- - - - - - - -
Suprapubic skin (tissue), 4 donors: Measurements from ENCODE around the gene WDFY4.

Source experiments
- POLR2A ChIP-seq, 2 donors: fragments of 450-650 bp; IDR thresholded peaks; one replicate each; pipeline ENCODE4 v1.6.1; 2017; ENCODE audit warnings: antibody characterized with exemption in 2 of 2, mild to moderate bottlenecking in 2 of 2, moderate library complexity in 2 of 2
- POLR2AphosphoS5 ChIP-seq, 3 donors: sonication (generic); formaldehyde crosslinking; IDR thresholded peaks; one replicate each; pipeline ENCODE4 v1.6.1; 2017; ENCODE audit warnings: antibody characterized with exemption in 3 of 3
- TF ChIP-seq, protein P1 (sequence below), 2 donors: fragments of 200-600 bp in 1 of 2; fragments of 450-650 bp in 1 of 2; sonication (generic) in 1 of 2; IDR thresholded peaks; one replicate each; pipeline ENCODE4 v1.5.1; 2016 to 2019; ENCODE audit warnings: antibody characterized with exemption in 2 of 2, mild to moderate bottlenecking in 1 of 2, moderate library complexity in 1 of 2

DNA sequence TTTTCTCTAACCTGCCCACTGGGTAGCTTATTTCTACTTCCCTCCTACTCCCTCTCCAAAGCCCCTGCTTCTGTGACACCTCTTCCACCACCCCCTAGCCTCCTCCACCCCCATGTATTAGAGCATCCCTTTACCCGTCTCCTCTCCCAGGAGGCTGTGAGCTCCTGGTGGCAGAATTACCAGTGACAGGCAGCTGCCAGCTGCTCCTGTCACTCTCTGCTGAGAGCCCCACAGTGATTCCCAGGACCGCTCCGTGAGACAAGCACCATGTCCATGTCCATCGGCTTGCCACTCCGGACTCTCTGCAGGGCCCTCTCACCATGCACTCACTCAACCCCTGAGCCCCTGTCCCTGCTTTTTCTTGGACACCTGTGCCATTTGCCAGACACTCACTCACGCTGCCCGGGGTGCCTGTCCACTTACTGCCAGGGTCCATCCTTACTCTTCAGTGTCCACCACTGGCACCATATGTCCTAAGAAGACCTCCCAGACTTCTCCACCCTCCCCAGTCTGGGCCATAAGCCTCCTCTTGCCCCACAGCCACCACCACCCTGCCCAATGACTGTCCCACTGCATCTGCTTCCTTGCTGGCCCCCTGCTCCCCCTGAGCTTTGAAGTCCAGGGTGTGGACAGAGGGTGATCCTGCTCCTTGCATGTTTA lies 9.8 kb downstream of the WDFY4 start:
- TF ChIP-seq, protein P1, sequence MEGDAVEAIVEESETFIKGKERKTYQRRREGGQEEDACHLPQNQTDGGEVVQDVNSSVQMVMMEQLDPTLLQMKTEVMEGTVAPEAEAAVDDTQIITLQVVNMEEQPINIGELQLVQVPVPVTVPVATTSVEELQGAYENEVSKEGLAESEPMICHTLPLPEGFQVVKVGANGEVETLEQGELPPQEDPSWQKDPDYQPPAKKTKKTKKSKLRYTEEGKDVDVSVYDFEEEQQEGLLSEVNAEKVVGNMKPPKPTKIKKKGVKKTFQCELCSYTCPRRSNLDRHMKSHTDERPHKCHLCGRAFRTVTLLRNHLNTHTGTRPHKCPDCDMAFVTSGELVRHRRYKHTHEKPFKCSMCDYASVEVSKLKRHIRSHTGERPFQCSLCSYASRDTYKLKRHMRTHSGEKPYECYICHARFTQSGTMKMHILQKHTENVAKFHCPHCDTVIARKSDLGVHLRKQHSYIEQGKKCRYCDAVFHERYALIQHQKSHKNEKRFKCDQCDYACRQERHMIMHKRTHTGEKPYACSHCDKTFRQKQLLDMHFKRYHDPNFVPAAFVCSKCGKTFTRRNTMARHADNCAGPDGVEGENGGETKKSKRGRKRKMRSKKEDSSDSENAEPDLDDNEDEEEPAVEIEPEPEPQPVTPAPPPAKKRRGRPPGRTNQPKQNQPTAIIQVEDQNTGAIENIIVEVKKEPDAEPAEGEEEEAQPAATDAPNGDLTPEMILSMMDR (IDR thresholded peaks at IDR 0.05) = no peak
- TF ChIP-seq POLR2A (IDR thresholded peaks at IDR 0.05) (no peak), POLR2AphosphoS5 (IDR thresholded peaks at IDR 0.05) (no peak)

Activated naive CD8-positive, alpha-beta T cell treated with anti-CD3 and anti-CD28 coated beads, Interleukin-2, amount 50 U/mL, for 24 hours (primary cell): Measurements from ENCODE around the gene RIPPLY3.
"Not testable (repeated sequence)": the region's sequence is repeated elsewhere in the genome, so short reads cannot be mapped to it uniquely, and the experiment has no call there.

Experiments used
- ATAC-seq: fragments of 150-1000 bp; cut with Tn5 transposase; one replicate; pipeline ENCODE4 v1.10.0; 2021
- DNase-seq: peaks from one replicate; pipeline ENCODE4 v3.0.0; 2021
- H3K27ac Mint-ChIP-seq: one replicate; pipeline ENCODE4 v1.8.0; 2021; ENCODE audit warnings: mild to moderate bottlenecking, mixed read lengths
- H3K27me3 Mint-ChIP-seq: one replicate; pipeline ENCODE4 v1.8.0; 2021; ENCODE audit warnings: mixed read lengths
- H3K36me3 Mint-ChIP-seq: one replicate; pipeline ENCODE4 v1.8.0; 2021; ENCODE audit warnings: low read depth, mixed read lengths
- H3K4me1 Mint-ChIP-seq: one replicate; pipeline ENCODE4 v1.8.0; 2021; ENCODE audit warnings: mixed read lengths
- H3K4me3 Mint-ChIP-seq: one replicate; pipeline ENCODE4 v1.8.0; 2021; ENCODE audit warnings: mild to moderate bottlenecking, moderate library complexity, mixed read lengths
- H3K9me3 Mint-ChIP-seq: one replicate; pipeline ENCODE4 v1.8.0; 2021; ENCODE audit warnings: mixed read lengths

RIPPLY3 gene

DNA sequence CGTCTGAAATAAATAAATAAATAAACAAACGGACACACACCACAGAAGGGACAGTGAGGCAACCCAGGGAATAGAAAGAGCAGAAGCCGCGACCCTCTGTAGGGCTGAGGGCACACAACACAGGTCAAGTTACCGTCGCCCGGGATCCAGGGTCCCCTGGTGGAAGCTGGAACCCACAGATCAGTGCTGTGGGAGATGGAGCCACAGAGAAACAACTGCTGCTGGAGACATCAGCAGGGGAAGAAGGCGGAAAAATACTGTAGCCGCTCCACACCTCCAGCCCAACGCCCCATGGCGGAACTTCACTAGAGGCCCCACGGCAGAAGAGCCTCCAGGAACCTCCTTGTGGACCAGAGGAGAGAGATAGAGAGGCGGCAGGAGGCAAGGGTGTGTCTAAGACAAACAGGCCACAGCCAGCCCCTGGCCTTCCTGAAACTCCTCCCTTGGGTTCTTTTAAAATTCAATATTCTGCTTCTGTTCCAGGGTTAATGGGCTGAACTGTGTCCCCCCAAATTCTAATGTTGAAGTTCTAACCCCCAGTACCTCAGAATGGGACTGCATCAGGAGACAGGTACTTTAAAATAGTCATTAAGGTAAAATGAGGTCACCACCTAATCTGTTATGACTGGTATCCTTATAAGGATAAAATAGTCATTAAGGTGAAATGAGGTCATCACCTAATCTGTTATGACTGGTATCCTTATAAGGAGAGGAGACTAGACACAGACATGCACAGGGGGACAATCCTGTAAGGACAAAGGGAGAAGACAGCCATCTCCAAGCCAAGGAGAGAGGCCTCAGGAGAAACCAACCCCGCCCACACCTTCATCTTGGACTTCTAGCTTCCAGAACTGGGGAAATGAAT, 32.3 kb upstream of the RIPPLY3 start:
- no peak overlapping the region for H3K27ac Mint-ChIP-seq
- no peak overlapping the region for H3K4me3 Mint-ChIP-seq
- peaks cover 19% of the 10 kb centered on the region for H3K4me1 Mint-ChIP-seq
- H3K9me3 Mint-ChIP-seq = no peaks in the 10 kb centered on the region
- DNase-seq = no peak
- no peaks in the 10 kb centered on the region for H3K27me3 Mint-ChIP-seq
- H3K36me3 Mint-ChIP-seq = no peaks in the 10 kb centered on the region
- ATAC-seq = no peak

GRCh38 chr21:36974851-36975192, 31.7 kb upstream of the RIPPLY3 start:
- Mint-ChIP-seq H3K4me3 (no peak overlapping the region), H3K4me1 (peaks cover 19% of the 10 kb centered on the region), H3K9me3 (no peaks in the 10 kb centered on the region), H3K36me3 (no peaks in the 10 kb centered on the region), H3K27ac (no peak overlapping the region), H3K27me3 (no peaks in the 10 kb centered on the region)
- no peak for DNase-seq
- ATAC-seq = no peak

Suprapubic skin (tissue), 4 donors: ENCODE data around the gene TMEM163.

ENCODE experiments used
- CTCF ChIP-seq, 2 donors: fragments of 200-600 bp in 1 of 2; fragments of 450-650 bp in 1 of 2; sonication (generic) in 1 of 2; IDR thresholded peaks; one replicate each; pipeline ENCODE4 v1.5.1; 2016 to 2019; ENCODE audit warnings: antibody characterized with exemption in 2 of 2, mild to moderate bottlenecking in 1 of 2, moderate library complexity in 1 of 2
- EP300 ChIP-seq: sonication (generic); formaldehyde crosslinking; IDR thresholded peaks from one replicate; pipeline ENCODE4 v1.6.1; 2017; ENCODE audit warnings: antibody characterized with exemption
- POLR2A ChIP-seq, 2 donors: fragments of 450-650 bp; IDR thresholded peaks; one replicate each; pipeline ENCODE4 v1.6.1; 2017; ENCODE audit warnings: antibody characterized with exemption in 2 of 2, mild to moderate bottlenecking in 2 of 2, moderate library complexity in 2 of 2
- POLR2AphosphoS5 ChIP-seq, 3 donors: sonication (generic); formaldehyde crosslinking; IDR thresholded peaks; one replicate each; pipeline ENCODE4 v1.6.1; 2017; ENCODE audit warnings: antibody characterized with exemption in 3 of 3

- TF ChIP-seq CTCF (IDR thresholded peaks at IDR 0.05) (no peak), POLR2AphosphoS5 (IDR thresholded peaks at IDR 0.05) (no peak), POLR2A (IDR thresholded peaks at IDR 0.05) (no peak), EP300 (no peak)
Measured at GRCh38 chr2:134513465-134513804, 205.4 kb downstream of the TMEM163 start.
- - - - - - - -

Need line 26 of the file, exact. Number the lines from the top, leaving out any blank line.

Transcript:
- DNase-seq = no peak